Military Suicide: Study Offers Insight into Motivations

Photo courtesy of DCoE website.

Why does a member of the military attempt suicide? A new study of 72 active duty members who tried to kill themselves works to identify their motives.

Craig J. Bryan, a doctor of psychology, is associate director of the National Center for Veterans Studies at the University of Utah and delivered his findings at the annual Department of Defense and VA suicide prevention conference.

The research breaks down suicide motives into four categories:

  • Emotion relief, or the desire to stop bad feelings;
  • Feeling generation, or the desire to feel something even if it’s bad;
  • Avoidance and escape, or the desire to avoid punishment from others or avoid doing something undesirable;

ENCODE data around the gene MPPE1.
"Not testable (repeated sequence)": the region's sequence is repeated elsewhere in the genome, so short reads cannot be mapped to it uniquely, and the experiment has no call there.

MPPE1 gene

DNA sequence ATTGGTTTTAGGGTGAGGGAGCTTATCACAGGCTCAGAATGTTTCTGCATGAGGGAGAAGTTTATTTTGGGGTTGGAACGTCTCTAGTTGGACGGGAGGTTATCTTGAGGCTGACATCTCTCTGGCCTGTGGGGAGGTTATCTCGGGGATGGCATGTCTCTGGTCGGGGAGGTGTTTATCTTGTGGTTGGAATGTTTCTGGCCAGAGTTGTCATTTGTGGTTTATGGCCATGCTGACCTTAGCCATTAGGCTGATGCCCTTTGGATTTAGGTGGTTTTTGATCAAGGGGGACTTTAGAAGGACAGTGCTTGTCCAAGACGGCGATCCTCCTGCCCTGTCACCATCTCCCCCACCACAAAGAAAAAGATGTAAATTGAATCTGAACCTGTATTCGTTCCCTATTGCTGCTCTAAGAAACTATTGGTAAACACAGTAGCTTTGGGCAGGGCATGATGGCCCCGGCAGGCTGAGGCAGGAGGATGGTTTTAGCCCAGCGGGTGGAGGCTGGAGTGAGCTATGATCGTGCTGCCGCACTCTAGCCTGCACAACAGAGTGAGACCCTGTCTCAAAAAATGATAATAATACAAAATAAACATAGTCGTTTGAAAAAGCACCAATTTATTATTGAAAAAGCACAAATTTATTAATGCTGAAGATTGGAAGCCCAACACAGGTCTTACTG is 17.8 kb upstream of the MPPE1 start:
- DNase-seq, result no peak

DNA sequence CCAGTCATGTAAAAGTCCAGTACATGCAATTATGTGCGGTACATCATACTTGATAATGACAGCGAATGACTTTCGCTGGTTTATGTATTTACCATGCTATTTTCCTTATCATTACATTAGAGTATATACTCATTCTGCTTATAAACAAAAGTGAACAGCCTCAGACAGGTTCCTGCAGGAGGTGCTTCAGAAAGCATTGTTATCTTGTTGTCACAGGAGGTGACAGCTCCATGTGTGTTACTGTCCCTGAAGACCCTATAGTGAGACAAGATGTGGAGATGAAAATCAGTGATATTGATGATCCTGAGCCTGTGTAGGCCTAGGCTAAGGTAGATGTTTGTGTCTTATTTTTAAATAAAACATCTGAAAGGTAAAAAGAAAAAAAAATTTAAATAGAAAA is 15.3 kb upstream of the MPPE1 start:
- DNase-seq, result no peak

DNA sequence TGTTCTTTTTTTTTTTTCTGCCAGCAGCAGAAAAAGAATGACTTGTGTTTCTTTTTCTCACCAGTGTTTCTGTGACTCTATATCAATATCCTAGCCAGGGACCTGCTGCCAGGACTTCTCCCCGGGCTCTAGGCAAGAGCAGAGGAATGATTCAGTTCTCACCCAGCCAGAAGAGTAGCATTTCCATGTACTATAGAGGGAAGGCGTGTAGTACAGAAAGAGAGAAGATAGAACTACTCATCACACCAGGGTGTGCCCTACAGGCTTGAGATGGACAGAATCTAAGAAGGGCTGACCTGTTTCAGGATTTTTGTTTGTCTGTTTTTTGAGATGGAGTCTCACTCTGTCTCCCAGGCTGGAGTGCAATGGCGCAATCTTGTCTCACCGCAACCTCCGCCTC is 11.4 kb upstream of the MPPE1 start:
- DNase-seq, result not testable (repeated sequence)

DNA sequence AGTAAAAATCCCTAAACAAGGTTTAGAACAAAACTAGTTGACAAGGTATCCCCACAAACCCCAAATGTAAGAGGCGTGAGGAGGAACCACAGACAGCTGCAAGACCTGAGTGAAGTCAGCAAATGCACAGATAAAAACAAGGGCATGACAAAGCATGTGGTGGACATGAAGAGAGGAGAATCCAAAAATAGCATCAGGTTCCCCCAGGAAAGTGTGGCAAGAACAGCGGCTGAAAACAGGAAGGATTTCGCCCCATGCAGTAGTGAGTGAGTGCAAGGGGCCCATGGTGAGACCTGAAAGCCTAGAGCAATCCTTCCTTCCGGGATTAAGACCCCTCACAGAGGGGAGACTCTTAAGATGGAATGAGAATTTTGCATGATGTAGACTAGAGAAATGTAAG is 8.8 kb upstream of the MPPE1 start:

• Interpersonal influence, or the desire to get attention or “let others know how I feel.”

Learning the “why” of suicide is essential to reducing suicide attempt rates, Bryan said. The American Forces Press Service reports:

After patients confronted the reasons they had attempted or considered suicide, Bryan said, “it was like a light bulb went on.” While all of the participants originally said they attempted suicide because they wanted to die, 95 percent acknowledged after selecting factors they realized they had not wanted to die, but wanted to end emotional pain.

“What this means from a clinical standpoint is we have to start integrating these behavioral [and] functional understandings of suicide attempts into our treatment,” he said.

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One Response

  1. […] as brought to my attention by the ever-vigilant, ever-informative Bobbie O’Brien in her blog Off the Base: remarks made by Dr. Craig Bryan and his co-presenter, Dr. David Rudd, in a breakout session […]

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